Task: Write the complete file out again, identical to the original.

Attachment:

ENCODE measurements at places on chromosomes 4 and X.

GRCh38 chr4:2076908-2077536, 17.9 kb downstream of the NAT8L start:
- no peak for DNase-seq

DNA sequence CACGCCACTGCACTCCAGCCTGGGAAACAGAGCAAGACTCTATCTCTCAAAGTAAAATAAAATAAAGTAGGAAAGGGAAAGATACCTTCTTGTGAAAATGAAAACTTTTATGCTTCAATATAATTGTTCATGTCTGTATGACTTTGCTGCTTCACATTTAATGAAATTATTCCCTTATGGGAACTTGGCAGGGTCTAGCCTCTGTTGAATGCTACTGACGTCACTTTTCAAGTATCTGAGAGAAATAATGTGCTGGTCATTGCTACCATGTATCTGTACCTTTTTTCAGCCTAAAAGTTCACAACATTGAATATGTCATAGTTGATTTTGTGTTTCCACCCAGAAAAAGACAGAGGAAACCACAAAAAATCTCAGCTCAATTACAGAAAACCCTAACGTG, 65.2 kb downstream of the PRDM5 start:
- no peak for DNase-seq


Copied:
ENCODE measurements at places on chromosomes 4 and X.

GRCh38 chr4:2076908-2077536, 17.9 kb downstream of the NAT8L start:
- no peak for DNase-seq

DNA sequence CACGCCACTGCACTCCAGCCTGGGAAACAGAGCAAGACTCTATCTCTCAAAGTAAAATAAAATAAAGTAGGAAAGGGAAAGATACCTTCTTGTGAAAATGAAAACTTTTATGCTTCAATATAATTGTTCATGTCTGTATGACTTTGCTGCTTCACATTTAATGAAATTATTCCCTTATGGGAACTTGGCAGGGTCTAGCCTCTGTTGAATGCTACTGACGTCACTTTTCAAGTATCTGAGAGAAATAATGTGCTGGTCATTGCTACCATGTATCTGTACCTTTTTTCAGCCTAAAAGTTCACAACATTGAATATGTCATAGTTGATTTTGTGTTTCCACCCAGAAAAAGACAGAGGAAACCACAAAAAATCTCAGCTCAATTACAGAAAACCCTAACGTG, 65.2 kb downstream of the PRDM5 start:
- no peak for DNase-seq